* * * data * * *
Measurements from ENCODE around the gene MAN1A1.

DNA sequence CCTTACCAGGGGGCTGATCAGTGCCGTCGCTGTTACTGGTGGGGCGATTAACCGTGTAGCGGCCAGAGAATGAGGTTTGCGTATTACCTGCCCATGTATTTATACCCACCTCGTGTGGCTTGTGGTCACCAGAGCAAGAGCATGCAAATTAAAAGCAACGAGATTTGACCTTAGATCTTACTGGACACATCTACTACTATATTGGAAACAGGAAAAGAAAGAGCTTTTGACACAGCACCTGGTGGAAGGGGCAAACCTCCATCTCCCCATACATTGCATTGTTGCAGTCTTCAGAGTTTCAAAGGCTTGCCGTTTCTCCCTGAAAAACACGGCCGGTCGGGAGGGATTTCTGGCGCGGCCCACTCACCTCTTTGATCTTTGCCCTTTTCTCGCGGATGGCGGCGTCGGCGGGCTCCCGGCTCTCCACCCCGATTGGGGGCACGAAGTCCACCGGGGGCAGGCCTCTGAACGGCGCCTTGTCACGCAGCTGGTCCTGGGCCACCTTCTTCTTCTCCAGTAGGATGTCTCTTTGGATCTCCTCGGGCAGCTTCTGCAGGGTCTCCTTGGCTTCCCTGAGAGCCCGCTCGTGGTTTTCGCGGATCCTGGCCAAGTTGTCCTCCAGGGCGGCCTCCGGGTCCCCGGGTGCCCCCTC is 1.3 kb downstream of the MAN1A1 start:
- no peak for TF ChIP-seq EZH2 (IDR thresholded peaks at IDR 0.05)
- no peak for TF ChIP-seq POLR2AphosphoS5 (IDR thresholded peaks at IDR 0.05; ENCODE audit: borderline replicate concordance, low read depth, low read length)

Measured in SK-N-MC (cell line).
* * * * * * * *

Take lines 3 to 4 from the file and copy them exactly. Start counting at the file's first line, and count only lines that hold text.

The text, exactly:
- no peak for TF ChIP-seq EZH2 (IDR thresholded peaks at IDR 0.05)
- no peak for TF ChIP-seq POLR2AphosphoS5 (IDR thresholded peaks at IDR 0.05; ENCODE audit: borderline replicate concordance, low read depth, low read length)